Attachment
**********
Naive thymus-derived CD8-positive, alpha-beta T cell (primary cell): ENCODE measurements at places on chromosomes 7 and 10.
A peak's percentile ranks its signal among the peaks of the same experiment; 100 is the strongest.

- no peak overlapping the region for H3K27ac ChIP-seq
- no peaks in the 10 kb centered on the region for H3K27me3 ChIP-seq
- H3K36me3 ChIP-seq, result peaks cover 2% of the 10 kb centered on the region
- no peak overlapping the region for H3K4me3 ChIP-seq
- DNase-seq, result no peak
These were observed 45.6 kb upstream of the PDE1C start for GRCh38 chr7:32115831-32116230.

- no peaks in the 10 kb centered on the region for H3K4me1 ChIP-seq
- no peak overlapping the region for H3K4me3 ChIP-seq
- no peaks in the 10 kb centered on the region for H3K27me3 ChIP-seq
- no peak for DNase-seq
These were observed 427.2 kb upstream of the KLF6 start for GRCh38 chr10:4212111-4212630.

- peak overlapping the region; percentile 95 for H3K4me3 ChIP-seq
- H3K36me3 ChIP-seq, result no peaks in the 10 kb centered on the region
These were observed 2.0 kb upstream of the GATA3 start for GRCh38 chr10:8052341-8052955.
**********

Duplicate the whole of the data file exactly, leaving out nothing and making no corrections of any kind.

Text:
Naive thymus-derived CD8-positive, alpha-beta T cell (primary cell): ENCODE measurements at places on chromosomes 7 and 10.
A peak's percentile ranks its signal among the peaks of the same experiment; 100 is the strongest.

- no peak overlapping the region for H3K27ac ChIP-seq
- no peaks in the 10 kb centered on the region for H3K27me3 ChIP-seq
- H3K36me3 ChIP-seq, result peaks cover 2% of the 10 kb centered on the region
- no peak overlapping the region for H3K4me3 ChIP-seq
- DNase-seq, result no peak
These were observed 45.6 kb upstream of the PDE1C start for GRCh38 chr7:32115831-32116230.

- no peaks in the 10 kb centered on the region for H3K4me1 ChIP-seq
- no peak overlapping the region for H3K4me3 ChIP-seq
- no peaks in the 10 kb centered on the region for H3K27me3 ChIP-seq
- no peak for DNase-seq
These were observed 427.2 kb upstream of the KLF6 start for GRCh38 chr10:4212111-4212630.

- peak overlapping the region; percentile 95 for H3K4me3 ChIP-seq
- H3K36me3 ChIP-seq, result no peaks in the 10 kb centered on the region
These were observed 2.0 kb upstream of the GATA3 start for GRCh38 chr10:8052341-8052955.